Vietnamese legislators have demanded greater accountability on the use of public money at state-owned enterprises after the government admitted to poor investment practices at several state-run firms.
In a report sent to members of the National Assembly late last week, the government said 103 state groups and enterprises cut production costs and spending worth VND13.74 trillion (US$659.2 million) in a five-year period ending September 2011. They also scaled down or delayed 907 investment projects last year, saving more than VND39.2 trillion, according to the report.
However, the government noted that state capital and assets have not been used effectively, with some state enterprises making bad investments and facing losses.
Legislators said despite the conclusion, the government did not provide any further details on the losses, nor did it point out which companies were using state capital ineffectively.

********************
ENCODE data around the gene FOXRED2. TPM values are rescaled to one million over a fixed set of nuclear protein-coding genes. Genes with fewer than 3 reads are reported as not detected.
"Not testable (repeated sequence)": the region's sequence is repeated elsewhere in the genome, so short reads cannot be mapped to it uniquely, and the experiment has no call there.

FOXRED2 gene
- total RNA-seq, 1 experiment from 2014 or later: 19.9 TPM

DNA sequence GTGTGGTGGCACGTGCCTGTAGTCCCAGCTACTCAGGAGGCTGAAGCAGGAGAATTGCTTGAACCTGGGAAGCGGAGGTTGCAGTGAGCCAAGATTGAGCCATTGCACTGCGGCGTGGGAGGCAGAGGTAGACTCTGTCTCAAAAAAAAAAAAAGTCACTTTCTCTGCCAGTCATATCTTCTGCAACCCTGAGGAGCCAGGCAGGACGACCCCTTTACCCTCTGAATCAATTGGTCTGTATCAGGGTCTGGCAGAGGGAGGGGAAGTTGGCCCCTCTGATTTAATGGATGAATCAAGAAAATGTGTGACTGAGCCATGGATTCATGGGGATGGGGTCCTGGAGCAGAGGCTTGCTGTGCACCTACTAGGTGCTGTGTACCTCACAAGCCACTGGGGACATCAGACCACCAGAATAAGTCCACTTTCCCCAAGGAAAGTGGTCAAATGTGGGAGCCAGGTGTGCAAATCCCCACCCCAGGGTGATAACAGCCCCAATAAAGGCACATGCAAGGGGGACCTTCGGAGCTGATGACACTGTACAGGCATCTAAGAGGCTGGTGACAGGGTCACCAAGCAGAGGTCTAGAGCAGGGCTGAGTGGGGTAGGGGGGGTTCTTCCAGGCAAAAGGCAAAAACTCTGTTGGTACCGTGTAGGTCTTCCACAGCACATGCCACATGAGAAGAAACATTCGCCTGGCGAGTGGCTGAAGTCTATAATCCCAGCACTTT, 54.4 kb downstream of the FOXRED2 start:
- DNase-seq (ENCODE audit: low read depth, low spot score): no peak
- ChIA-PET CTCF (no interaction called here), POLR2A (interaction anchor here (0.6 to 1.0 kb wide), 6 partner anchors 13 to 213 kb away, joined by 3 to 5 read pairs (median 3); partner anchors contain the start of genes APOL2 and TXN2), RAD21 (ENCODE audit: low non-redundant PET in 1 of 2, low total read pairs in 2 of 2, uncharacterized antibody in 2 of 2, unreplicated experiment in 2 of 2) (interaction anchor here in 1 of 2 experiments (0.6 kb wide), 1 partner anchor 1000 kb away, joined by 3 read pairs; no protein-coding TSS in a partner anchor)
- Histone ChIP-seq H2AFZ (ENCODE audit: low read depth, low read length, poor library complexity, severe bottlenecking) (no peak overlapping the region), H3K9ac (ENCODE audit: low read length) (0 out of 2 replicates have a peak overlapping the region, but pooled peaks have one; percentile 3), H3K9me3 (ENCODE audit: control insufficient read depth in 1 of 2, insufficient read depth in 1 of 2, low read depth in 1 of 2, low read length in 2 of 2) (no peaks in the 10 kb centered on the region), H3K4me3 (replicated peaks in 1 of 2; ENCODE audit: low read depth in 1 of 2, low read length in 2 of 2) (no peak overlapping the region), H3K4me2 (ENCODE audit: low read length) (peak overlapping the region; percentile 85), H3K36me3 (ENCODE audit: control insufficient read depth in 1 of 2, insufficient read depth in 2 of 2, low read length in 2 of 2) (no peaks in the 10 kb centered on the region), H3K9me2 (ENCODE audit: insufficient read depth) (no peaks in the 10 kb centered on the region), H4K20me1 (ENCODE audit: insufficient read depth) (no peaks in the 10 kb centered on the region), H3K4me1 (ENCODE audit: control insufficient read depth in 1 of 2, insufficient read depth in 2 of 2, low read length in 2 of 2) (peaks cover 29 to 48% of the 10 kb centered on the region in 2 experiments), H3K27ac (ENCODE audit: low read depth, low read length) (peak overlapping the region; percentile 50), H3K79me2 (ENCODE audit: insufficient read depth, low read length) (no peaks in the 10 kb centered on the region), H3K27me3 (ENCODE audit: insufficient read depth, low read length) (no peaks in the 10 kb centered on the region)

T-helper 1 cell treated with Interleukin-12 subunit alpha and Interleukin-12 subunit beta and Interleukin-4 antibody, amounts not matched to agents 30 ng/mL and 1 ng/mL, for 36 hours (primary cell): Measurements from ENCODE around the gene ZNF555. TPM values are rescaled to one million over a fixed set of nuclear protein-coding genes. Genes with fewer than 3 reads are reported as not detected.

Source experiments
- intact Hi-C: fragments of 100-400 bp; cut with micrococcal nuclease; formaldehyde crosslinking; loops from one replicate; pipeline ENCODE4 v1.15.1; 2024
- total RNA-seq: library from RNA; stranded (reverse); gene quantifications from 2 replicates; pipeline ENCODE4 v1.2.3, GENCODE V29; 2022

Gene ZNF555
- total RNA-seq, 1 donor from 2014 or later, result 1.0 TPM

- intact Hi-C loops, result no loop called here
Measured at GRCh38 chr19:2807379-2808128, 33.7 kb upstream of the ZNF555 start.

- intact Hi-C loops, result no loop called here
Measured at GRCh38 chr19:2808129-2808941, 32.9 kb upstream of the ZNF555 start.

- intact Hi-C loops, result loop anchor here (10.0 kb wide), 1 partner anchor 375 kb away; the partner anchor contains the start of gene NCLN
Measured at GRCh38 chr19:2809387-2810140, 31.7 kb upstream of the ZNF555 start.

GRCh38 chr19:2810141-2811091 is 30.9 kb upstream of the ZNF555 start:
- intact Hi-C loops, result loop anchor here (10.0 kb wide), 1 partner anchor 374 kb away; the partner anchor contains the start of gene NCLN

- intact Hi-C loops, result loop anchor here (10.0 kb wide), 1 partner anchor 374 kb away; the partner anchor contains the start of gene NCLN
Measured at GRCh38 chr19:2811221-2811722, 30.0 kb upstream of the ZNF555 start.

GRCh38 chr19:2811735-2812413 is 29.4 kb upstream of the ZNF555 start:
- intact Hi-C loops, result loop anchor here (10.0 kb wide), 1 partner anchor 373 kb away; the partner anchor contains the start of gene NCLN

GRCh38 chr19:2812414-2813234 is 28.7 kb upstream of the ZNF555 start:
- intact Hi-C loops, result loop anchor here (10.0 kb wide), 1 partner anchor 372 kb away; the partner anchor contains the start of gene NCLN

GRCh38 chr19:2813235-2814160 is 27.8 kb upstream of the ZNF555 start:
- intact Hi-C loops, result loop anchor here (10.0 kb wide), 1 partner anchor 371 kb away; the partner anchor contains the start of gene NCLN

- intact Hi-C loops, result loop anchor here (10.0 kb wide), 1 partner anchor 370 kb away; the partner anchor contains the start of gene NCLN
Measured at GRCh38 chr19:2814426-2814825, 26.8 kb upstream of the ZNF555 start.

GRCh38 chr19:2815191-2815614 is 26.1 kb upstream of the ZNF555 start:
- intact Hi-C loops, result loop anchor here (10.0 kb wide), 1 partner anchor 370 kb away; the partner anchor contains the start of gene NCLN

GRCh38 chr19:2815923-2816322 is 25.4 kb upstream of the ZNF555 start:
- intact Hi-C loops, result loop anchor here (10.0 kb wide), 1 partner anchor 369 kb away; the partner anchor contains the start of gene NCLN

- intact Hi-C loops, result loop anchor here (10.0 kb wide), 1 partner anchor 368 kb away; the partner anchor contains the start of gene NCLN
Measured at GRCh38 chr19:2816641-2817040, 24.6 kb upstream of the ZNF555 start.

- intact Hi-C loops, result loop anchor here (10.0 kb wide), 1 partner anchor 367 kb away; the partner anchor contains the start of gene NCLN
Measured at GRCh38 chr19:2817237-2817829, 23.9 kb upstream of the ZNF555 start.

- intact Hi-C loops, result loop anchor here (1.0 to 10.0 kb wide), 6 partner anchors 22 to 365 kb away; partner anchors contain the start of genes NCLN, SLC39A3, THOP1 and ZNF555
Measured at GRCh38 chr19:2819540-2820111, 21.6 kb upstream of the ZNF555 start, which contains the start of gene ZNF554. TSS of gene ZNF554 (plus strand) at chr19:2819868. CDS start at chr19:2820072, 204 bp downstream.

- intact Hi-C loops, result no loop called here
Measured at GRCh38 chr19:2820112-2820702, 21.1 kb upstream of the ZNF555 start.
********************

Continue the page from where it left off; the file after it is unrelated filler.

Ho Chi Minh City representative Do Van Duong said recent scandals involving shipbuilder Vinashin and shipper Vinalines showed that public money has not been managed properly.
"It's time to investigate investments that cause huge losses of state money and hold accountable those responsible," he said.
Duong also said the National Assembly should review future government plans to grant money and assets to state-owned enterprizes to prevent more losses.
State enterprises should be making money for the government after being given preferential policies, instead of making losses, he said.
"State enterprises have large equity and receive tax incentives, but they are still doing a bad job," said economist Tran Du Lich.
He agreed that the government should have to explain in detail every decision to give state enterprises more money in the future.
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